The Index averaged 230 points in March 2011, down 2.9% from its peak in February, but still 37% above March of last year.
"The decrease in the overall index this month brings some welcome respite from the steady increases seen over the last eight months," said David Hallam, director of FAO's Trade and Market Division. "But it would be premature to conclude that this is a reversal of the upward trend.
"We need to see the information on new plantings over the next few weeks to get an idea of future production levels. But low stock levels, the implications for oil prices of events in the Middle East and North Africa and the effects of the destruction in Japan all make for continuing uncertainty and price volatility over the coming months," said Hallam.
International prices of oils and sugar dropped the most, followed by cereals. By contrast, dairy and meat prices were up, although only marginally in the case of meat.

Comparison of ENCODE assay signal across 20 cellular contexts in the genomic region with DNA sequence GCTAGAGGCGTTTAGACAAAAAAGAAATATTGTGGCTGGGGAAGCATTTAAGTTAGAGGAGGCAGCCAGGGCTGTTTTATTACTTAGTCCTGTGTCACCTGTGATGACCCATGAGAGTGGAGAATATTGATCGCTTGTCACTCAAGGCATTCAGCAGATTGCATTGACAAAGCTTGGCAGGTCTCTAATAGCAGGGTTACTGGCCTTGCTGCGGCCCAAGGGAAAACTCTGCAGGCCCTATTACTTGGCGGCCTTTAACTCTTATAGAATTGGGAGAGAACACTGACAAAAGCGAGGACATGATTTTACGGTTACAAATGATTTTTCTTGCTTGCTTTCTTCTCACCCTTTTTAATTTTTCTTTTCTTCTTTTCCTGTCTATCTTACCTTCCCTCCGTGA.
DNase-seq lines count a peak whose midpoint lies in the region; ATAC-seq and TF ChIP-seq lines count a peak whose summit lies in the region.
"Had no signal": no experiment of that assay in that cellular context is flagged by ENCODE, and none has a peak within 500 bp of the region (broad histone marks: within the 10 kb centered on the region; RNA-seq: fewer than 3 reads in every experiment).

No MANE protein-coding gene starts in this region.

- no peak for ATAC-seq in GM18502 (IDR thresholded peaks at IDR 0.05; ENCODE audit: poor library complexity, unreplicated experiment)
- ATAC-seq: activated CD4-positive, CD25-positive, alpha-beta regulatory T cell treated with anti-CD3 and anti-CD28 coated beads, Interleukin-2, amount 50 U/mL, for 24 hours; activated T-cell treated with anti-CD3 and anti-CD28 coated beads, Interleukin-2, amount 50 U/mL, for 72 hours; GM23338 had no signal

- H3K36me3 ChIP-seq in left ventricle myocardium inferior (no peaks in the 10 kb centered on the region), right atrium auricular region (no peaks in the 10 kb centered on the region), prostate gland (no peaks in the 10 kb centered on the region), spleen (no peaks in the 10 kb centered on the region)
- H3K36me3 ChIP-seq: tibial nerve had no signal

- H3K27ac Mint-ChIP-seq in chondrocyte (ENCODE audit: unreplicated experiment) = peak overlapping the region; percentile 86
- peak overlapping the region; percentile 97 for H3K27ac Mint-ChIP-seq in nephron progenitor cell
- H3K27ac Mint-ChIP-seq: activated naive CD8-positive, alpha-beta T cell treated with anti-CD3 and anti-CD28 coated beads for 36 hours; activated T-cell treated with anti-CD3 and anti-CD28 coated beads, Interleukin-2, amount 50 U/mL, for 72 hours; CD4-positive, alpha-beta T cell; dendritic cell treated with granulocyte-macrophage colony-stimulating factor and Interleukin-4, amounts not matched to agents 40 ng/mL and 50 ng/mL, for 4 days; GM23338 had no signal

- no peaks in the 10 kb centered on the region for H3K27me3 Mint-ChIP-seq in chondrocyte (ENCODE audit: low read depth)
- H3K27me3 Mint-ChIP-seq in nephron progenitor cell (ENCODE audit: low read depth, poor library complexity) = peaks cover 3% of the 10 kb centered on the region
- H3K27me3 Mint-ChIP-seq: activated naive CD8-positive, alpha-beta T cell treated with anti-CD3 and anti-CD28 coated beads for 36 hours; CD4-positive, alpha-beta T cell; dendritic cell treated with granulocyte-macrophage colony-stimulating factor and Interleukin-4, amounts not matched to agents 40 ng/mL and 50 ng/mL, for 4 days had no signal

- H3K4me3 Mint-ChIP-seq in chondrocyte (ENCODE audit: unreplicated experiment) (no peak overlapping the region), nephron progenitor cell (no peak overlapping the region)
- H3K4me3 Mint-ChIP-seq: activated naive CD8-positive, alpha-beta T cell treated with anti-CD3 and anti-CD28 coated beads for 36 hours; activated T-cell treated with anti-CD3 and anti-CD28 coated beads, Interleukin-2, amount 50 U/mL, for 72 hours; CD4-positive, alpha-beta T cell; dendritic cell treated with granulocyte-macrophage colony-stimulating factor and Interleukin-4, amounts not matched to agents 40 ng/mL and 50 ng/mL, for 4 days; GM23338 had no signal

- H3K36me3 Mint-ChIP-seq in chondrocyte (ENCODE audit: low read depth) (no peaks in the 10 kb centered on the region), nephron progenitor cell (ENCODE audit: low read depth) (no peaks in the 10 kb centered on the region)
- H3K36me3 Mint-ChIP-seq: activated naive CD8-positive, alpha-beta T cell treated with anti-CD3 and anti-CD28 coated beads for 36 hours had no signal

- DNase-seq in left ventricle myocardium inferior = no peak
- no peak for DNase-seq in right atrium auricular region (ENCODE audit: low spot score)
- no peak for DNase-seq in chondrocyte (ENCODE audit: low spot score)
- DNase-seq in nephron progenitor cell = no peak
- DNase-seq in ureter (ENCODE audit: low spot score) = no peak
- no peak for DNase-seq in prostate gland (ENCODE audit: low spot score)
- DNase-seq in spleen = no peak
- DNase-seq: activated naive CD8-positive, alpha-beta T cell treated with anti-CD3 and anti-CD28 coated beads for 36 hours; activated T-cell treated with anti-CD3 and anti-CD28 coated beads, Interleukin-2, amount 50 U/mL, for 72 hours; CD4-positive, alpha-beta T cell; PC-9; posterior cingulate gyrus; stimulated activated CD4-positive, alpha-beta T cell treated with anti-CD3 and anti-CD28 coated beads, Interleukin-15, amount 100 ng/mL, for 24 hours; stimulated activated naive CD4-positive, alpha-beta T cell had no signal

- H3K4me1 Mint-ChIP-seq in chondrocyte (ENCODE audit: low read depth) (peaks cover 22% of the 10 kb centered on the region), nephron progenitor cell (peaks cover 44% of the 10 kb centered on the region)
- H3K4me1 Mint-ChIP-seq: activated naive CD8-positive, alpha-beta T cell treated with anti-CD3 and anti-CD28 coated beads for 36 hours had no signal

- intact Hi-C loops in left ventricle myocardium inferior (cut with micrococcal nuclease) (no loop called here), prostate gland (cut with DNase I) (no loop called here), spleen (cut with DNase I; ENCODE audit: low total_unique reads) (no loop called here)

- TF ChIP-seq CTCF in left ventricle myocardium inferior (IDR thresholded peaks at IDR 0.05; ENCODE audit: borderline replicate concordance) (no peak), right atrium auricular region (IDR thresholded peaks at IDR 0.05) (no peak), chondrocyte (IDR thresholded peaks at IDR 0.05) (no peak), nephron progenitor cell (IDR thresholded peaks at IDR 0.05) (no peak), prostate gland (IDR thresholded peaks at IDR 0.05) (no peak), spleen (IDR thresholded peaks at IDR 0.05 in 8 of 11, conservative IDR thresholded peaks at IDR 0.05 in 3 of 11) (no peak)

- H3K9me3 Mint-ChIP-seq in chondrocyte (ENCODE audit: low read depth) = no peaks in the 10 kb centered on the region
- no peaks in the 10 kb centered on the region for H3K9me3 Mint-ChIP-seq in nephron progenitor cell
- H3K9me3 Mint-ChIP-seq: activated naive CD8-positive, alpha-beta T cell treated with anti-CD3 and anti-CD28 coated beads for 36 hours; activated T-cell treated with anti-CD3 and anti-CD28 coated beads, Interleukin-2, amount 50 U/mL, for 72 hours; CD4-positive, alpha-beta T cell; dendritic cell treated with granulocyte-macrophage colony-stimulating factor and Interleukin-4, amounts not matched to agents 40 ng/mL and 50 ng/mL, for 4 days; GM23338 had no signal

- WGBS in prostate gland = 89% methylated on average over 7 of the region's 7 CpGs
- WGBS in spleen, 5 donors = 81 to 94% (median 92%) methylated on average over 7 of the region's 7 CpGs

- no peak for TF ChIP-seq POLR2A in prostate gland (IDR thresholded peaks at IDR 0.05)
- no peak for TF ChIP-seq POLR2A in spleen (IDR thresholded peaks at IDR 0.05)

The Cereal Price Index averaged 252 points in March, down 2.6% from February, but still 60% higher than in March 2010. March was extremely volatile for grains, with international quotations first plunging sharply, driven largely by outside market developments such as the increased economic uncertainties accompanying the turmoil in North Africa and parts of the Near East as well as the Japanese earthquake and tsunami, before regaining most of their losses. Rice prices also fell as a result of abundant supply in exporting countries and sluggish import demand.
The FAO Oils/Fats Price Index fell 19 points, or 7%, in March, interrupting nine months of consecutive increases.
The FAO Sugar Price Index averaged 372 points in March, down as much as 10% from the highs of January and February.
The FAO Dairy Price Index averaged 234 points in March, up 1.9% from February and 37% above its level in March 2010.
The FAO Meat Price Index averaged 169 points in March, little changed from February.
World production of cereals fell in 2010, resulting in falling stocks, while total cereal utilization is expected to reach a record level in 2010-11.
While most indications point to increased cereal production in 2011, the projected growth may not be sufficient to replenish inventories, in which case prices could remain firm throughout 2011-12 as well.